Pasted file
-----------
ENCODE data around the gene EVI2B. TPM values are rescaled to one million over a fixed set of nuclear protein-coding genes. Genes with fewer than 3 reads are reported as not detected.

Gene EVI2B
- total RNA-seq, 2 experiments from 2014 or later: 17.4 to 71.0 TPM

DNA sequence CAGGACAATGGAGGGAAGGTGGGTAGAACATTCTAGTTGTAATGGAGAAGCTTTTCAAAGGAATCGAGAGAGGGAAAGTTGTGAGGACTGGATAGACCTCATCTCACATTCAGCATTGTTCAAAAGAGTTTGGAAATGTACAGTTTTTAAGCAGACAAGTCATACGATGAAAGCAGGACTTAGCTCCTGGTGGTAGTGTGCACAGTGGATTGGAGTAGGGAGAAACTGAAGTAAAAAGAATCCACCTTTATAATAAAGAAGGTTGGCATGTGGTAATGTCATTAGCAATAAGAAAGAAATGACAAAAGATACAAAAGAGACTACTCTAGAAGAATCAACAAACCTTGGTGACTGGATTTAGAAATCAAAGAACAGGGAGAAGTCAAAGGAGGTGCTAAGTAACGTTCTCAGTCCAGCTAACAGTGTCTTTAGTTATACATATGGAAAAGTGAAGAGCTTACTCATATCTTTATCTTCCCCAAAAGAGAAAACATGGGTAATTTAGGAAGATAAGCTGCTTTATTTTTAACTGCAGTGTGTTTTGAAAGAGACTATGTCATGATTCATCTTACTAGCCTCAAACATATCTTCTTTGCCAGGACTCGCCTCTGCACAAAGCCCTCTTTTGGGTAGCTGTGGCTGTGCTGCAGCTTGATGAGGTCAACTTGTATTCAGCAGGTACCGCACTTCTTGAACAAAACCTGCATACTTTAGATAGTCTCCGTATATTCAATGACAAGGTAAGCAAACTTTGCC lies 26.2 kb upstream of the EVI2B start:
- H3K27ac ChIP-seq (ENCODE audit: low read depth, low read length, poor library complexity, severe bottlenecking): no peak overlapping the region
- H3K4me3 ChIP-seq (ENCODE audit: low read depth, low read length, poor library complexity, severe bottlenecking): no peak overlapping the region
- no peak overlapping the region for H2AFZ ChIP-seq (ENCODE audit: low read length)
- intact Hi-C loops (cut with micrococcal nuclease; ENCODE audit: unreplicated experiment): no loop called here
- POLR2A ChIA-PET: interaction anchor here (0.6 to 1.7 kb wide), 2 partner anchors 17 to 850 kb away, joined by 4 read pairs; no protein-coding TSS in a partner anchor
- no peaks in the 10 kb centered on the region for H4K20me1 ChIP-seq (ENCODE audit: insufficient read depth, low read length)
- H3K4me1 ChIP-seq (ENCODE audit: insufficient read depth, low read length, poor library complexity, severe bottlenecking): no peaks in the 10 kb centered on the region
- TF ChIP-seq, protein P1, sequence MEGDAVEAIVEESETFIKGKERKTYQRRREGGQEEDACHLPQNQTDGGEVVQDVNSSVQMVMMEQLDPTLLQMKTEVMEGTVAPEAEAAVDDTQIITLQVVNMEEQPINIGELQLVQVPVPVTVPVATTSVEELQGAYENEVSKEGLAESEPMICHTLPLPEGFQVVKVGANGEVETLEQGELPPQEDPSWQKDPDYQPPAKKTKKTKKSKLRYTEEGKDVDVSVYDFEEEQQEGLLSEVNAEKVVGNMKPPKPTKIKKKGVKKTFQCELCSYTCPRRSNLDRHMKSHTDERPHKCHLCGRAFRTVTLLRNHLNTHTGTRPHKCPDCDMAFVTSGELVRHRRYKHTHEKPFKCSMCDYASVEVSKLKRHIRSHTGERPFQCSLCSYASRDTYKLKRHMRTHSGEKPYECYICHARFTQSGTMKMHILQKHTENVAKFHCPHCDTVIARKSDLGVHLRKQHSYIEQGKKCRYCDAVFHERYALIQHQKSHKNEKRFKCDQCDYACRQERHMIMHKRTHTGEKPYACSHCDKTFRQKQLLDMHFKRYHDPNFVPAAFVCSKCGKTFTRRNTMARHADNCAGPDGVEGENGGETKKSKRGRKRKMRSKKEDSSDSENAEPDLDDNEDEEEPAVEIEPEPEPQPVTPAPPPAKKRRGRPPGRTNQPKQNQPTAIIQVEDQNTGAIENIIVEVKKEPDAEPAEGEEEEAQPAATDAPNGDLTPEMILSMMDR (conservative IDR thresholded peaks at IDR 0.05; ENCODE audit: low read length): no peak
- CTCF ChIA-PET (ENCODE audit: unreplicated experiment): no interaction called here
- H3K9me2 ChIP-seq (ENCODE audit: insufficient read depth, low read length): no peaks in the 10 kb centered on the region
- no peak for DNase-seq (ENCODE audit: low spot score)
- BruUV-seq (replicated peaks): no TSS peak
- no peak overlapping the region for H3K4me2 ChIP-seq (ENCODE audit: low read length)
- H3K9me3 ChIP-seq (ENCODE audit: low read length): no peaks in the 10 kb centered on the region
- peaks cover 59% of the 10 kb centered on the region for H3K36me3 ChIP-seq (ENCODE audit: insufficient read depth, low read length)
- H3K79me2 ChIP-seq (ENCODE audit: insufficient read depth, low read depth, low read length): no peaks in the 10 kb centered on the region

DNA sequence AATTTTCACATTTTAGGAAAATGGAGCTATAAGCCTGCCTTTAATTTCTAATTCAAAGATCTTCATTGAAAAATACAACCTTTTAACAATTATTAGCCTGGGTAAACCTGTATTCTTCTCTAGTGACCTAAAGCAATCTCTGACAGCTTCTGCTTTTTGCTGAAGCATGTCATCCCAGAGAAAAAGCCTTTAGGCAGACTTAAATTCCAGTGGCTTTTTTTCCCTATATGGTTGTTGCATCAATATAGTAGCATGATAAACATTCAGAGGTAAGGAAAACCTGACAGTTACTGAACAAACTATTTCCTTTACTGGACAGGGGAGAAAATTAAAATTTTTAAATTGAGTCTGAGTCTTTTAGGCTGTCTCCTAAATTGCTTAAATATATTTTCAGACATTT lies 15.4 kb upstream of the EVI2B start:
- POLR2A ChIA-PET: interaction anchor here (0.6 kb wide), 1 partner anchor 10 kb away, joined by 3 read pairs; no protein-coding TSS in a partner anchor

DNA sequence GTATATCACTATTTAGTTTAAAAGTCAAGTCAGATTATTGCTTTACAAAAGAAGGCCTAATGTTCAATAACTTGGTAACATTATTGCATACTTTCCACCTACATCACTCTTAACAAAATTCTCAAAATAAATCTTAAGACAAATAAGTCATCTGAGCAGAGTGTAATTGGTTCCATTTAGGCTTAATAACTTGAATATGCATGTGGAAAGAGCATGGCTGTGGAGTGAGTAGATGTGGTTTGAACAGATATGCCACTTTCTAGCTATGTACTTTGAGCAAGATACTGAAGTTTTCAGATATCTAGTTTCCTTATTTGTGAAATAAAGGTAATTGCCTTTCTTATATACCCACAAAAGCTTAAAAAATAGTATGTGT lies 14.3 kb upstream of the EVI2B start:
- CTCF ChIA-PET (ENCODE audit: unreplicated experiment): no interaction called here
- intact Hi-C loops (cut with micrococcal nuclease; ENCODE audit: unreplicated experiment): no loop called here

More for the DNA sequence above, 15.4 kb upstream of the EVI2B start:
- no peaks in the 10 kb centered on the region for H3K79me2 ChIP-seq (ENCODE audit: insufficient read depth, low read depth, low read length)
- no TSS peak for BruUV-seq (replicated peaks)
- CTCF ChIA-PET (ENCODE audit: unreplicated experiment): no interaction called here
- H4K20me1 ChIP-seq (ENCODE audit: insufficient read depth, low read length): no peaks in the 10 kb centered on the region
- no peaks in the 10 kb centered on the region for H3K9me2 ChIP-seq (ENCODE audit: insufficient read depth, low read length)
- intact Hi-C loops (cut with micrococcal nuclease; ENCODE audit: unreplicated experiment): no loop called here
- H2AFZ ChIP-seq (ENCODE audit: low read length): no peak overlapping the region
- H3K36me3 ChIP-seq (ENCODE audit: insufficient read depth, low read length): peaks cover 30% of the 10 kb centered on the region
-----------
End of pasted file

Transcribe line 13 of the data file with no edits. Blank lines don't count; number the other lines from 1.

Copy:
- CTCF ChIA-PET (ENCODE audit: unreplicated experiment): no interaction called here